by: Raechel T
Every campus organization at the University of Minnesota has the opportunity to advertize by painting a block on the bridge that connects our East Bank campus to the West Bank campus. Most blocks just have the names of the organizations, with directions to their website, and meeting times, but some get more creative. Obviously, the queer groups’ images are always eye-catching and fabulous. I was specifically excited by the painting done for Biversity, the organization for bisexual students: an image of a unicorn, Bigfoot, and the Loch Ness Monster are displayed next to the words “We Do Exist!”
This made me giggle, but also spoke to me in a very real way. As a person who has dated, loved, and been physically intimate with men, women, and various genders in between, I have experienced the challenges of living in a society that prefers binaries. In fact, it’s my disdain of binaries that makes me reject the label of “bisexual”—-as noted above, I’ve dated more than just “men” and “women.” But I don’t need the label to understand the issues: whether I identify as “queer” (which I do) or “bisexual,” most people would prefer an easier explanation.
As a queer woman who is in a long-term, committed relationship with a cisgender male, I have always felt a certain kinship with actress Anna Paquin. In 2010, Paquin came out as bi in a public service announcement. When the PSA was released, she was dating her True Blood co-star Stephen Moyer, to whom she is now married (and expecting a baby). I remember hearing that and thinking it was really great that she felt it important to make salient an identity that is rendered invisible through her current relationship. As Paquin recently said in an interview with Zooey magazine, “If you’re going to talk about some cause in a way that’s meaningful, you should identify why it means something to you.”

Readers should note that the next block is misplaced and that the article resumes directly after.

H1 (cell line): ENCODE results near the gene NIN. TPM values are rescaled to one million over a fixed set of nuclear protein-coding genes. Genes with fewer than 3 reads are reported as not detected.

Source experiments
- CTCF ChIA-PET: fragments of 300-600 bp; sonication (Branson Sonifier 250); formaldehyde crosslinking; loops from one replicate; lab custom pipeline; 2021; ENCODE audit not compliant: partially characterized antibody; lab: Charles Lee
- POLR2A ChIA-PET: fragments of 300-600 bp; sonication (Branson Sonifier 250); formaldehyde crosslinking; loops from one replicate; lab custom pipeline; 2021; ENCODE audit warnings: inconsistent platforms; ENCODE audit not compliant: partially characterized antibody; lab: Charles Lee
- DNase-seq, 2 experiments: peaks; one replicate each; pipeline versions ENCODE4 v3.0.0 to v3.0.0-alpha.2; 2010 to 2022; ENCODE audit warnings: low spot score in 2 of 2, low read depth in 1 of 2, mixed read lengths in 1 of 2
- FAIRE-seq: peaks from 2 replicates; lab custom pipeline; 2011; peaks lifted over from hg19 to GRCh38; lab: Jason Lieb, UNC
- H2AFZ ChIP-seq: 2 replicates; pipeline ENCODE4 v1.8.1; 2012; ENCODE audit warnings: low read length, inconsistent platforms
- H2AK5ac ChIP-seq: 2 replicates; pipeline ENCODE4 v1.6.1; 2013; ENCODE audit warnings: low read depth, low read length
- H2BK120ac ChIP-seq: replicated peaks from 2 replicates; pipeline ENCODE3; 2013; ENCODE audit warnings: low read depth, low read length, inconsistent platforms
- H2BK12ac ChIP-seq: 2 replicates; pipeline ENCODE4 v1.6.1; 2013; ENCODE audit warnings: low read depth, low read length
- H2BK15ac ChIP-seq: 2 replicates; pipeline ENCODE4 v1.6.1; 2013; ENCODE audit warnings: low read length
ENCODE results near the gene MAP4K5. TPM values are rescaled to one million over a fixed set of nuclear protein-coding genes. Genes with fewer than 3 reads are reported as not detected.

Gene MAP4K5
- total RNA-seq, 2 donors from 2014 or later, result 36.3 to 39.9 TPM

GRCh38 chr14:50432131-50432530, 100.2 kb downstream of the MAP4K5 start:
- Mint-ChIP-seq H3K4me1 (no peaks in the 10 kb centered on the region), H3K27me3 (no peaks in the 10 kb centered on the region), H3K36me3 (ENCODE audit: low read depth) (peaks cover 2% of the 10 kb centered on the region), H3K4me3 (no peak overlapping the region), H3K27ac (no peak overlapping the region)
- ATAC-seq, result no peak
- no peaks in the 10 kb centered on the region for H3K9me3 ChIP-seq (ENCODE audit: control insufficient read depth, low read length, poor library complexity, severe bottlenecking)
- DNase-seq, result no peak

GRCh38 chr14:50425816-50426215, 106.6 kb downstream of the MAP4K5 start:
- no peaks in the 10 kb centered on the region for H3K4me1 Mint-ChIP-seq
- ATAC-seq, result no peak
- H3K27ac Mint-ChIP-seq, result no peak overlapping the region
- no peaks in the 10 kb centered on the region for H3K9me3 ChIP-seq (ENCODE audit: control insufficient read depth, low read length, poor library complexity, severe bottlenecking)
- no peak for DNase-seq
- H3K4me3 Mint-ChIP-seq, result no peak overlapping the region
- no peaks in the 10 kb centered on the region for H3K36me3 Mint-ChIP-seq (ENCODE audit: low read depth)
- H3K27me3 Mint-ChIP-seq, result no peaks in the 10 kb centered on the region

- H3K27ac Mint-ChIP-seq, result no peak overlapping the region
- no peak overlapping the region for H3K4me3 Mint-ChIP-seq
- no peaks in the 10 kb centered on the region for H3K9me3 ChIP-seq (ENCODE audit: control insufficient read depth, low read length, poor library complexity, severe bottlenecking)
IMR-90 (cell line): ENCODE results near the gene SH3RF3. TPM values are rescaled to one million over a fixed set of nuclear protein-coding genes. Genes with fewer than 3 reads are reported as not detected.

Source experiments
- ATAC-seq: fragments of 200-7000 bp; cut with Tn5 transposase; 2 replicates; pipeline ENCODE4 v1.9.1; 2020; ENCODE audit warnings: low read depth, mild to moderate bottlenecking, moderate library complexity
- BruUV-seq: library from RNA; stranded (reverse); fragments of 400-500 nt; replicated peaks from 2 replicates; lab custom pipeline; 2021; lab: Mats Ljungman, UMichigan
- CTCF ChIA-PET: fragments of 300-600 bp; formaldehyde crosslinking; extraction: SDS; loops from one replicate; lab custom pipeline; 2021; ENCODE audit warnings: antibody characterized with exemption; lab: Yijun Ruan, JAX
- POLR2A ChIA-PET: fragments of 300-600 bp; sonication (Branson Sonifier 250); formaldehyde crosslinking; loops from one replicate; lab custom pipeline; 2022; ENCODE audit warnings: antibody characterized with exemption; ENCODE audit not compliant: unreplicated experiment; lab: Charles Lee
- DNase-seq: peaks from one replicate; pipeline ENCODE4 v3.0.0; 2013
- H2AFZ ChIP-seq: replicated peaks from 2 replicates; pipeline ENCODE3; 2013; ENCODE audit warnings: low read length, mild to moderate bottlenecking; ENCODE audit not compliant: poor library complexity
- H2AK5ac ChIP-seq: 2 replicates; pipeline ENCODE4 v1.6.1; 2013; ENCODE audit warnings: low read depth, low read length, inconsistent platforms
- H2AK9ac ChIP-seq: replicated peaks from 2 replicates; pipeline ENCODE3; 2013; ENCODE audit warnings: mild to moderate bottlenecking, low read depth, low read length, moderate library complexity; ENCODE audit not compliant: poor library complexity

In the same interview, Paquin states, “It’s not being greedy or numerous other ignorant things I’ve heard at this point. For a bisexual, it’s not about gender. That’s not the deciding factor for who they’re attracted to.”
I appreciate Paquin’s attempt to refute the “numerous…ignorant things” that are said about bisexuals (and there are plenty), but my personal experience as person attracted to more than one sex differs from hers: it is about gender. It’s not about sex, but it’s definitely about gender, and the performance of gender. As a woman with deep attachments to a working-class femme identity, I am consistently attracted to masculinity. Whether that masculinity takes shape in a cisgender man, a woman, or a transman, makes no difference. But this disparity in how Paquin and I understand our sexuality just highlights that there is no one way to be a queer person.
It’s this truth—that being queer looks really different for everyone—that I tend to forget in my daily life. I struggle with a bit of internalized “heterophobia,” if you will. I feel so whole in queer spaces—sharing inside jokes about The L Word, using in-group terms (no, I don’t feel like explaining flagging to straight people, thank you very much), dancing whenever possible—queers are my people. And I’d be lying if I said I’ve never, consciously or not, avoided disclosing the fact that I’m in a heterosexual relationship.